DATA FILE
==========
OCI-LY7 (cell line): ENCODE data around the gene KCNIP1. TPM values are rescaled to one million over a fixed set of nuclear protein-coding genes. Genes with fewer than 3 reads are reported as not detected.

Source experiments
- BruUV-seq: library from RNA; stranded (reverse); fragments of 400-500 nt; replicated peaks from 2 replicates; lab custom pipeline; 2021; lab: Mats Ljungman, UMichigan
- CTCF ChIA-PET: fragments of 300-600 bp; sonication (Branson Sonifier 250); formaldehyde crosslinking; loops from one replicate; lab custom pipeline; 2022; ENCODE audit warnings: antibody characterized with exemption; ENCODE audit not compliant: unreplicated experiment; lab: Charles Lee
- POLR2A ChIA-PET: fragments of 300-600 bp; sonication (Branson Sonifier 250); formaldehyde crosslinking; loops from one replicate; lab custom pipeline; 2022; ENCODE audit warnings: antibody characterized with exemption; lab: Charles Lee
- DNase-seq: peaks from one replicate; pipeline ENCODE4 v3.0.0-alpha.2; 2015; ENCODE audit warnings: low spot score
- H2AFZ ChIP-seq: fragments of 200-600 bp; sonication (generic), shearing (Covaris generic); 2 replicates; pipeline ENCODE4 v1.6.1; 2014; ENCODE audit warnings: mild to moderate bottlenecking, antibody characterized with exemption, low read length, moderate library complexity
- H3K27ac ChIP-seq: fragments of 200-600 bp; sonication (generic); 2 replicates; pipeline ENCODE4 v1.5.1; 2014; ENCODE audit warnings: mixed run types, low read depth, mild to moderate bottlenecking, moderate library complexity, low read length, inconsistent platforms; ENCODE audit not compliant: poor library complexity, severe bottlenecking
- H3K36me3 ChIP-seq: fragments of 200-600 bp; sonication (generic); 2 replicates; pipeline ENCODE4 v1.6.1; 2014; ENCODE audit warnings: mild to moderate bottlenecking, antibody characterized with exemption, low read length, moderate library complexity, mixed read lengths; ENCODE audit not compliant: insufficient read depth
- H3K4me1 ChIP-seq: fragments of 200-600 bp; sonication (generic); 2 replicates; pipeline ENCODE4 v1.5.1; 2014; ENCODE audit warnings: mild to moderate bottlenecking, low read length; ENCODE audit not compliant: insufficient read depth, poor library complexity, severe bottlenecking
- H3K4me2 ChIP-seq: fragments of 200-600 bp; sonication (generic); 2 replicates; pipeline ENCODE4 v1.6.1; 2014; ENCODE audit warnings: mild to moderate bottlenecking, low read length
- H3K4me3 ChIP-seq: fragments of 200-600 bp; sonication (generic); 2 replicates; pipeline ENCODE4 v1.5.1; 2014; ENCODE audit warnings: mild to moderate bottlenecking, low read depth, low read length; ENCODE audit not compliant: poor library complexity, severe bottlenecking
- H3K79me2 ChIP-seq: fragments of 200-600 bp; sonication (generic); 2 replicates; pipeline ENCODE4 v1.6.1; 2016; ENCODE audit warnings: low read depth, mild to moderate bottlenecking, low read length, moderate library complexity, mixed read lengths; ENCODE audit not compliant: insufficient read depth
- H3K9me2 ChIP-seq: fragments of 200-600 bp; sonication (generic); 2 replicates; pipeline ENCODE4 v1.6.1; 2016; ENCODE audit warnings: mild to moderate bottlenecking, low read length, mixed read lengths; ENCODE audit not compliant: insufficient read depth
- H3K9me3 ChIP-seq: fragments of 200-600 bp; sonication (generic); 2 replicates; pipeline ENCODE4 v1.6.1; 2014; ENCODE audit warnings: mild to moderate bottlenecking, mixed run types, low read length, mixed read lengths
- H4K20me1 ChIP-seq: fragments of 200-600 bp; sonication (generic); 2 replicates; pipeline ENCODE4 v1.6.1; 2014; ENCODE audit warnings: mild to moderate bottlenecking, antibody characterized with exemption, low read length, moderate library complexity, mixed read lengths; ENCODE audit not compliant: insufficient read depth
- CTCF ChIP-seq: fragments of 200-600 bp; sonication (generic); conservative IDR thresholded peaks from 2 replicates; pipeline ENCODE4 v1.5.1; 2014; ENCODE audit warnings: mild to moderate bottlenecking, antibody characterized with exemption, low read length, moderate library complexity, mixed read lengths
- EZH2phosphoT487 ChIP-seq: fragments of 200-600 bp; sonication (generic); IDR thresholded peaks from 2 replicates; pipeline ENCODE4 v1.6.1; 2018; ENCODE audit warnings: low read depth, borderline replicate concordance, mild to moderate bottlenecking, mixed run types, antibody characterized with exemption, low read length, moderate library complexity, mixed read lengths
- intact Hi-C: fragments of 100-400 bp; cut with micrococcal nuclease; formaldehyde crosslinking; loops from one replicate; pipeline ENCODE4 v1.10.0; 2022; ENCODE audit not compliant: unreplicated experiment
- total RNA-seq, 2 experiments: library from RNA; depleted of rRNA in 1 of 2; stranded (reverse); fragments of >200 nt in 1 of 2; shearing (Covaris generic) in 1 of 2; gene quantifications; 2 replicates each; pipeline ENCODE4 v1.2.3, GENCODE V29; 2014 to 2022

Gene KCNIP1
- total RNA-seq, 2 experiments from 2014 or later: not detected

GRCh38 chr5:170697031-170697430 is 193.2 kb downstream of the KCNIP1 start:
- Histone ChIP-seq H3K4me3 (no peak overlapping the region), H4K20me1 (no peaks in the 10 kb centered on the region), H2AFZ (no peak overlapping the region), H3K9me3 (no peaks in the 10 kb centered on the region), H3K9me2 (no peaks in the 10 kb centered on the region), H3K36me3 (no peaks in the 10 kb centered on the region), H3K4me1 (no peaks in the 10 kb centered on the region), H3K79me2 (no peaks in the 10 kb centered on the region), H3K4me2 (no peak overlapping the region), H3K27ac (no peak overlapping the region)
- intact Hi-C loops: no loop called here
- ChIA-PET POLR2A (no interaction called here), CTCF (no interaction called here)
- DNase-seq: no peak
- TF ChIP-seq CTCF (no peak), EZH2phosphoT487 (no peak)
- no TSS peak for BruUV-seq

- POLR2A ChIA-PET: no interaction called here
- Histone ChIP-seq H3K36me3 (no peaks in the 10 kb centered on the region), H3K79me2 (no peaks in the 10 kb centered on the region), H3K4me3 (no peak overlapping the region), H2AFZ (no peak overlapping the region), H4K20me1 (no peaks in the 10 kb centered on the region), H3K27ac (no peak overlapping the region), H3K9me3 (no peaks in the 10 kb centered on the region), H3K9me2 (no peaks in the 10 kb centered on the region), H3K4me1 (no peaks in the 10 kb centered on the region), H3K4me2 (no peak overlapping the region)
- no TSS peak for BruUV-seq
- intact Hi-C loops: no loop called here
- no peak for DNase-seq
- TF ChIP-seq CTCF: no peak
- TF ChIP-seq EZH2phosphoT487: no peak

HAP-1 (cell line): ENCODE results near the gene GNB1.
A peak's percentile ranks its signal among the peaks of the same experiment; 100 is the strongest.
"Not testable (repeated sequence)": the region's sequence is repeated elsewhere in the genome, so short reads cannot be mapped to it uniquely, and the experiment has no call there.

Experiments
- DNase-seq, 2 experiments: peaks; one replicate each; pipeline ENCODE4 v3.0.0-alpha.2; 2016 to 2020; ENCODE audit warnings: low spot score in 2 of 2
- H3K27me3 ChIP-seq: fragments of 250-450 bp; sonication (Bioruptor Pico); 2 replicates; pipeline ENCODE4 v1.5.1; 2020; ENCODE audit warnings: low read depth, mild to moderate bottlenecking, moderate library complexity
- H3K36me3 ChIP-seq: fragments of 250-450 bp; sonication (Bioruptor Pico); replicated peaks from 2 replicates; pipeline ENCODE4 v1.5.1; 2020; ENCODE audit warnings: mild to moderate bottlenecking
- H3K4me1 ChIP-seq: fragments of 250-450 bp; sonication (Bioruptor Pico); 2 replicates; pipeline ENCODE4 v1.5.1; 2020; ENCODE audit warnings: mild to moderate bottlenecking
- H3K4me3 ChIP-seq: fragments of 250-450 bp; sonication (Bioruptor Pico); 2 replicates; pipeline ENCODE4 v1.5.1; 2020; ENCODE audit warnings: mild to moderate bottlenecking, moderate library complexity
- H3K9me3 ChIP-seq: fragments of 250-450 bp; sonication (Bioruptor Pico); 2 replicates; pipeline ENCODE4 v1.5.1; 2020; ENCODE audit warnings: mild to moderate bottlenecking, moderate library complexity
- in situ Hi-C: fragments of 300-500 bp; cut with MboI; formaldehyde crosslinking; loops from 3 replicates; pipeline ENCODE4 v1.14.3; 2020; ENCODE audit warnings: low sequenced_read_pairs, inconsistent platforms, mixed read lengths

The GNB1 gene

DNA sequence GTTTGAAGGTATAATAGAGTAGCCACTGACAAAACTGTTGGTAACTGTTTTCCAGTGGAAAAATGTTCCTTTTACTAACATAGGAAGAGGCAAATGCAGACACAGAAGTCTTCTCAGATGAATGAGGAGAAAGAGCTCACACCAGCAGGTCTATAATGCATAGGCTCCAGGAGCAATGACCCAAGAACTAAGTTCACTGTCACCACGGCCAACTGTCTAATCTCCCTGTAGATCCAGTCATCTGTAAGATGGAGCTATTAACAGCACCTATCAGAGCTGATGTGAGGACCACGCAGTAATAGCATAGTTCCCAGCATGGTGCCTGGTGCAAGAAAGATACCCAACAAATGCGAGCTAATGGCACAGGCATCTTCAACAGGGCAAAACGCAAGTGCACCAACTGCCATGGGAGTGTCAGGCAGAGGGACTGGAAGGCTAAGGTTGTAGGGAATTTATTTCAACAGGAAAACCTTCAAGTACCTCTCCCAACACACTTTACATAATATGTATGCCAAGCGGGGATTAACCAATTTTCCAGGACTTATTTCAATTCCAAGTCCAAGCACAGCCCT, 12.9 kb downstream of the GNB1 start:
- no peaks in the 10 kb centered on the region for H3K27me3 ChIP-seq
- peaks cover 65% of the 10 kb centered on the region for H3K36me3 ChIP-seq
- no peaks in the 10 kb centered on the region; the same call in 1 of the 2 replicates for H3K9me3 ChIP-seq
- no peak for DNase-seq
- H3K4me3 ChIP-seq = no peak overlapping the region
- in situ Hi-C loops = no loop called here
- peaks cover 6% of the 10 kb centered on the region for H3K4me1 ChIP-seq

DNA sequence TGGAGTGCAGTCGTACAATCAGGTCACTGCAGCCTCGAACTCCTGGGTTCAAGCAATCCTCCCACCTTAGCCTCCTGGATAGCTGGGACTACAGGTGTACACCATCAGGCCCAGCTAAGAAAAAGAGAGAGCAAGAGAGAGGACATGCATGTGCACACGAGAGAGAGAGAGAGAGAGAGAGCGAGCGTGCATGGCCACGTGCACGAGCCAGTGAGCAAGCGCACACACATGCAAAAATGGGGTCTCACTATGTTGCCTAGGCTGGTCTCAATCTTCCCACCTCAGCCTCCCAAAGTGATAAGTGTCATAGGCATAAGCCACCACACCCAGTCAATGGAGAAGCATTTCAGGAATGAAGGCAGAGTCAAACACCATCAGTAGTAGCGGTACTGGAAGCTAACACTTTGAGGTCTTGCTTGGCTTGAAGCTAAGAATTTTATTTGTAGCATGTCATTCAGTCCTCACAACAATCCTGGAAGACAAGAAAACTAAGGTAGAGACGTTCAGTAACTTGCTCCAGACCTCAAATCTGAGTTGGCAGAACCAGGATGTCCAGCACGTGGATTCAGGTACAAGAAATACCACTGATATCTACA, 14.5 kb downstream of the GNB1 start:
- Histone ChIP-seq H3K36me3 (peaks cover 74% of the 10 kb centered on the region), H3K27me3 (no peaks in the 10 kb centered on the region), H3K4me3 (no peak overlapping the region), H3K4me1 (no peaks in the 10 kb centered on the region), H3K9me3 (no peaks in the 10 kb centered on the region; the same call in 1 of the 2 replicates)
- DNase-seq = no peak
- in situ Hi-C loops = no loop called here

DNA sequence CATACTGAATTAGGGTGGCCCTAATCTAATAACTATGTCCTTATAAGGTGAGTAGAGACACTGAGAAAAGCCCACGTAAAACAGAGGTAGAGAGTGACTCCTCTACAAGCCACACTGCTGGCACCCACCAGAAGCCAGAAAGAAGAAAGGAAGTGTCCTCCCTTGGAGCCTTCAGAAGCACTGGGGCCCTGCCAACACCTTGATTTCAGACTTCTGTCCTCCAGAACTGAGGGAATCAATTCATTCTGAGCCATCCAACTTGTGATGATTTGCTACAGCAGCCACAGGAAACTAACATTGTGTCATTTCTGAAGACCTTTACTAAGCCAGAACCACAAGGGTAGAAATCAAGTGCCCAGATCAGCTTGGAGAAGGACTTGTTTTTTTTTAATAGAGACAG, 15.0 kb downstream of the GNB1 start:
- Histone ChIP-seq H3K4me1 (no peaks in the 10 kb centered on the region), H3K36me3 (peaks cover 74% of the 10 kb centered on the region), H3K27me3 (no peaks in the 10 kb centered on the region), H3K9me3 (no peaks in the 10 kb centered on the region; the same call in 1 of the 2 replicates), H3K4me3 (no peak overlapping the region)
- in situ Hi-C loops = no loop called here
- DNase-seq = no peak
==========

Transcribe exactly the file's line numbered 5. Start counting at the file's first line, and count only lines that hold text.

- POLR2A ChIA-PET: fragments of 300-600 bp; sonication (Branson Sonifier 250); formaldehyde crosslinking; loops from one replicate; lab custom pipeline; 2022; ENCODE audit warnings: antibody characterized with exemption; lab: Charles Lee